87. Wormseed or Treacle mustard (Erysimum cheiranthoides)
86. Maiden pink (Dianthus deltoides)
85. Broadleaf, greater or common plantain (Plantago major)
84. Black grass (Juncus gerardii)*
83. Candlestick fungus (Xylaria hypoxylon; a fungus)
82. Muller's pouchwort (Calypogeia muelleriana)
81. Indian feather moss (Timmia megapolitana)
80. Wood clitocybe (Pseudoarmillariella ectypoides or formerly called Clitocybe ectypoides; a fungus)
79. Yellow-cracked pholiota (Pholiota granulosa; a fungus)
78. Another fungus without a common name... (Stropharia thrausta; a fungus)
77. Red sweet pepper (Capsicum annuum); not collected for the same reason as tomatoes.
76. Tomato (Solanum lycopersicum); not collected because I like eating tomatoes, not squishing tomatoes between newspaper sheets!
75. At least four different cultivars of garden roses (Rosa sp.; many are unknown cultivars): you can read all about roses HERE and HERE.
74. Yellow daylily (Hemerocallis flava)
73. Meadow cranesbill (Geranium pratense)
72. Woolly thyme (Thymus pseudolanuginosus, also known as Thymus praecox subsp. brittanicus)
71. Dog-strangling vine (Vincetoxicum rossicum)*
70. White clover (Trifolium repens)*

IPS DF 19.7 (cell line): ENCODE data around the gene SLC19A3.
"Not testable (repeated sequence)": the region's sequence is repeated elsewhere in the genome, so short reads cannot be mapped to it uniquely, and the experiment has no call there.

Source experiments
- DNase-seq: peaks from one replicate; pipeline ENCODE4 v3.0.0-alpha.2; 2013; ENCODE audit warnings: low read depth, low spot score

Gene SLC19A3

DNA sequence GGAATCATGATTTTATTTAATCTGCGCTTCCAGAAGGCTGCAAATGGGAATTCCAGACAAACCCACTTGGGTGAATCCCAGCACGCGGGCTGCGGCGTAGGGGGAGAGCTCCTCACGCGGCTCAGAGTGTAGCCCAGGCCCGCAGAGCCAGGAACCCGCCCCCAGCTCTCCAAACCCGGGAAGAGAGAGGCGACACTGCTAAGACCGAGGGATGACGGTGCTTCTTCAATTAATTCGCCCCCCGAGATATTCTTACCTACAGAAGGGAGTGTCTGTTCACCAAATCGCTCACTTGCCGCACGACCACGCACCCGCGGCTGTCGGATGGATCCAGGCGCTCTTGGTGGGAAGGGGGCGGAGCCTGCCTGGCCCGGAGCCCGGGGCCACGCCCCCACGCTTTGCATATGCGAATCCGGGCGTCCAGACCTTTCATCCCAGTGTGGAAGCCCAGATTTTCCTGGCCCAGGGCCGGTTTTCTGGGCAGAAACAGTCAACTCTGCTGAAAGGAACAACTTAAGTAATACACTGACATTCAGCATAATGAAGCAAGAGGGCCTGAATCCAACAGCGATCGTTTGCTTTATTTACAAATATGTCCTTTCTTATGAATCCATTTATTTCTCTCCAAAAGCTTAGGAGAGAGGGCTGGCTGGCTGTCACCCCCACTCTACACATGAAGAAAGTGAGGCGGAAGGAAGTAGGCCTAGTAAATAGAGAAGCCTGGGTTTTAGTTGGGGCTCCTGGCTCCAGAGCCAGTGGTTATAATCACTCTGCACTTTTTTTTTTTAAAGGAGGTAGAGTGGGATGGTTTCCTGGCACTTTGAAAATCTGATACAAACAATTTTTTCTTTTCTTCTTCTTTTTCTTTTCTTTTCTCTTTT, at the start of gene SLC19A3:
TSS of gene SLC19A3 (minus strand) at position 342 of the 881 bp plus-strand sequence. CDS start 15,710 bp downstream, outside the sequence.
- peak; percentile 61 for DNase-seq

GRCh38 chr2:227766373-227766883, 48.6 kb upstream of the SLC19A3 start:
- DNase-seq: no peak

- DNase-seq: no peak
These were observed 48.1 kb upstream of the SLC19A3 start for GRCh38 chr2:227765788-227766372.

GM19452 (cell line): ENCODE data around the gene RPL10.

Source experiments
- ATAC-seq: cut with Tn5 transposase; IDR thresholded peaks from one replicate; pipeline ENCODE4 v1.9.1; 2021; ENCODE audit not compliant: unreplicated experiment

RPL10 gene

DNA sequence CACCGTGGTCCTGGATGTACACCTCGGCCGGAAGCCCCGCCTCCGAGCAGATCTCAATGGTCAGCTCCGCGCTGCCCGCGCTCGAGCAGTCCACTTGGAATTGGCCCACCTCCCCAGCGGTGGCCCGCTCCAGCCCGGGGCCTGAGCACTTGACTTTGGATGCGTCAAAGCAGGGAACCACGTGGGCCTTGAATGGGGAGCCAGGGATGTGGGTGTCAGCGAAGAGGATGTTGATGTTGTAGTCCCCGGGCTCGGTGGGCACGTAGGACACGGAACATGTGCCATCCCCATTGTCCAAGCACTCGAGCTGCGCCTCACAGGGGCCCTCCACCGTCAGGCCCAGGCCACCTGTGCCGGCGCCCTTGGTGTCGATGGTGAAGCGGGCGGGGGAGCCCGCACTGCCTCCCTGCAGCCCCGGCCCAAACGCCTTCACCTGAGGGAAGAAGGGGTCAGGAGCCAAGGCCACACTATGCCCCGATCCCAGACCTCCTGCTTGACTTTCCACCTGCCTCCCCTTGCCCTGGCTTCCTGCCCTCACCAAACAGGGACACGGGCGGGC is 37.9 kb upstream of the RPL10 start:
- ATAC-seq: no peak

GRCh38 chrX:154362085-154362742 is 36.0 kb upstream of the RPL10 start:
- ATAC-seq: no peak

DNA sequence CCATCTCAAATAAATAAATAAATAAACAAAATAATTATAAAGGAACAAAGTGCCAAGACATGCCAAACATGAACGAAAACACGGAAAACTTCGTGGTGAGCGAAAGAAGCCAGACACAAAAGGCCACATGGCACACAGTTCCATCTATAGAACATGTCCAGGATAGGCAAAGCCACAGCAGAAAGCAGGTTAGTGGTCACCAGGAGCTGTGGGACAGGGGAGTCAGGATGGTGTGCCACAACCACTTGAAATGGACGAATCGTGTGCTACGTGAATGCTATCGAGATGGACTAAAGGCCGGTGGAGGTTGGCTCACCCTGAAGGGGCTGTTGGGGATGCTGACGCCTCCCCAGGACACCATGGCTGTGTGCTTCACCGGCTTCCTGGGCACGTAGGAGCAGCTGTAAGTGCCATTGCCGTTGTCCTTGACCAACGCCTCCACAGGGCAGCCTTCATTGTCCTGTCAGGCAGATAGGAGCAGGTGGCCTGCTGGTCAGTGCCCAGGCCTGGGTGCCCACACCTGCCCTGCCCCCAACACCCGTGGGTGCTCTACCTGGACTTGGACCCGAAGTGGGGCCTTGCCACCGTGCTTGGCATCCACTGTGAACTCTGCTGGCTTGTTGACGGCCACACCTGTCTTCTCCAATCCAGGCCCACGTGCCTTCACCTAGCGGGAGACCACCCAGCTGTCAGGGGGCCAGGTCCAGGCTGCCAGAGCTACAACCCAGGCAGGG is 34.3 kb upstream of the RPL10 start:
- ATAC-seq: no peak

69. Red pine (Pinus resinosa dwarf variety): read all about red pines HERE.
68. Glossy buckthorn (Rhamnus frangula)*
67. Flowering dogwood, Kousa dogwood (Cornus kousa): read all about the flowering dogwood HERE.
66. Climbing hydrangea (Hydrangea petiolaris): read all about the climbing hydrangea HERE.
65. Yellow flag iris (Iris pseudacorus)*: read all about the yellow flag iris HERE.
64. Japanese iris, blood iris (Iris sanguinea): read all about the blood iris HERE.
63. Siberian iris (Iris sibirica)
62. Common garden peony, Chinese peony (Paeonia lactiflora hybrid of unknown parentage): read all about peonies HERE.
61. Weak arctic sedge (Carex supina)
60. Least hop clover (Trifolium dubium)*
59. Garden weigela, wine and roses weigela, old fashioned weigela, or any number of other common names used for this species (Weigela florida 'Alexandra'): read all about the "catnip shrub" HERE.